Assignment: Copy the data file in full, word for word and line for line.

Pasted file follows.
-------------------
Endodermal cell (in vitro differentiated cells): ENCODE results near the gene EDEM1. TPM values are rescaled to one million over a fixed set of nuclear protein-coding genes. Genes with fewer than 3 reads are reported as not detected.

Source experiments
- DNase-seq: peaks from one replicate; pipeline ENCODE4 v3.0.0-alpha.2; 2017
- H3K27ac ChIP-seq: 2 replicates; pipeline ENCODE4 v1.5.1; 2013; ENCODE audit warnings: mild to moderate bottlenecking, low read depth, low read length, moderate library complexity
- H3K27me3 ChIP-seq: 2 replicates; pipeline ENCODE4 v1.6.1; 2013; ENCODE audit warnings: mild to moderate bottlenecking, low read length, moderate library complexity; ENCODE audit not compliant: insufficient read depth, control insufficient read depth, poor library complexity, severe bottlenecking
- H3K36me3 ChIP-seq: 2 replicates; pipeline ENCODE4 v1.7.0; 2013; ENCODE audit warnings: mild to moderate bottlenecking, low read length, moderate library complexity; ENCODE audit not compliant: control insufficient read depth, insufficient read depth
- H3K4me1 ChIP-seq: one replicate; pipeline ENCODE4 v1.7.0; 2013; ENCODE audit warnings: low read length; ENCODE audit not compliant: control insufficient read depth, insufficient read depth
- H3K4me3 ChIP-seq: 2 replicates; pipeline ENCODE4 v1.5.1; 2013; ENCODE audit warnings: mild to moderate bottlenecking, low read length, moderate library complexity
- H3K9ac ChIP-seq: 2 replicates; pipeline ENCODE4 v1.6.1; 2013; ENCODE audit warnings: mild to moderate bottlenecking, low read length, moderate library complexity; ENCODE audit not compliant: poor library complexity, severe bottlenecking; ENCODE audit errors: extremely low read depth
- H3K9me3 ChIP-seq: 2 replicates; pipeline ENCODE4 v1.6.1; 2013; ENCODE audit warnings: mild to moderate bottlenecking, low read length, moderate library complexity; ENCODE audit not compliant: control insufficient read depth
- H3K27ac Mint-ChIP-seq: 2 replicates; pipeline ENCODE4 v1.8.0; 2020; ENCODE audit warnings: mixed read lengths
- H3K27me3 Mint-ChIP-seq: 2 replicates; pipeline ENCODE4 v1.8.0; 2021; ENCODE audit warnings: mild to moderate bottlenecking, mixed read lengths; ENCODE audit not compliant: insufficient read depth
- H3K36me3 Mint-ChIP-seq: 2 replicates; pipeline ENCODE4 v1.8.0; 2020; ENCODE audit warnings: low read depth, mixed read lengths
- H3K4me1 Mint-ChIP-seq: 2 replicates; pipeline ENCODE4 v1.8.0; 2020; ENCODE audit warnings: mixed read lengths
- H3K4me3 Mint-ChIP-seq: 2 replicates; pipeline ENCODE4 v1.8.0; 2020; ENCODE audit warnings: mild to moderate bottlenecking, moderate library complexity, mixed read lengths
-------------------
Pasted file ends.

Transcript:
Endodermal cell (in vitro differentiated cells): ENCODE results near the gene EDEM1. TPM values are rescaled to one million over a fixed set of nuclear protein-coding genes. Genes with fewer than 3 reads are reported as not detected.

Source experiments
- DNase-seq: peaks from one replicate; pipeline ENCODE4 v3.0.0-alpha.2; 2017
- H3K27ac ChIP-seq: 2 replicates; pipeline ENCODE4 v1.5.1; 2013; ENCODE audit warnings: mild to moderate bottlenecking, low read depth, low read length, moderate library complexity
- H3K27me3 ChIP-seq: 2 replicates; pipeline ENCODE4 v1.6.1; 2013; ENCODE audit warnings: mild to moderate bottlenecking, low read length, moderate library complexity; ENCODE audit not compliant: insufficient read depth, control insufficient read depth, poor library complexity, severe bottlenecking
- H3K36me3 ChIP-seq: 2 replicates; pipeline ENCODE4 v1.7.0; 2013; ENCODE audit warnings: mild to moderate bottlenecking, low read length, moderate library complexity; ENCODE audit not compliant: control insufficient read depth, insufficient read depth
- H3K4me1 ChIP-seq: one replicate; pipeline ENCODE4 v1.7.0; 2013; ENCODE audit warnings: low read length; ENCODE audit not compliant: control insufficient read depth, insufficient read depth
- H3K4me3 ChIP-seq: 2 replicates; pipeline ENCODE4 v1.5.1; 2013; ENCODE audit warnings: mild to moderate bottlenecking, low read length, moderate library complexity
- H3K9ac ChIP-seq: 2 replicates; pipeline ENCODE4 v1.6.1; 2013; ENCODE audit warnings: mild to moderate bottlenecking, low read length, moderate library complexity; ENCODE audit not compliant: poor library complexity, severe bottlenecking; ENCODE audit errors: extremely low read depth
- H3K9me3 ChIP-seq: 2 replicates; pipeline ENCODE4 v1.6.1; 2013; ENCODE audit warnings: mild to moderate bottlenecking, low read length, moderate library complexity; ENCODE audit not compliant: control insufficient read depth
- H3K27ac Mint-ChIP-seq: 2 replicates; pipeline ENCODE4 v1.8.0; 2020; ENCODE audit warnings: mixed read lengths
- H3K27me3 Mint-ChIP-seq: 2 replicates; pipeline ENCODE4 v1.8.0; 2021; ENCODE audit warnings: mild to moderate bottlenecking, mixed read lengths; ENCODE audit not compliant: insufficient read depth
- H3K36me3 Mint-ChIP-seq: 2 replicates; pipeline ENCODE4 v1.8.0; 2020; ENCODE audit warnings: low read depth, mixed read lengths
- H3K4me1 Mint-ChIP-seq: 2 replicates; pipeline ENCODE4 v1.8.0; 2020; ENCODE audit warnings: mixed read lengths
- H3K4me3 Mint-ChIP-seq: 2 replicates; pipeline ENCODE4 v1.8.0; 2020; ENCODE audit warnings: mild to moderate bottlenecking, moderate library complexity, mixed read lengths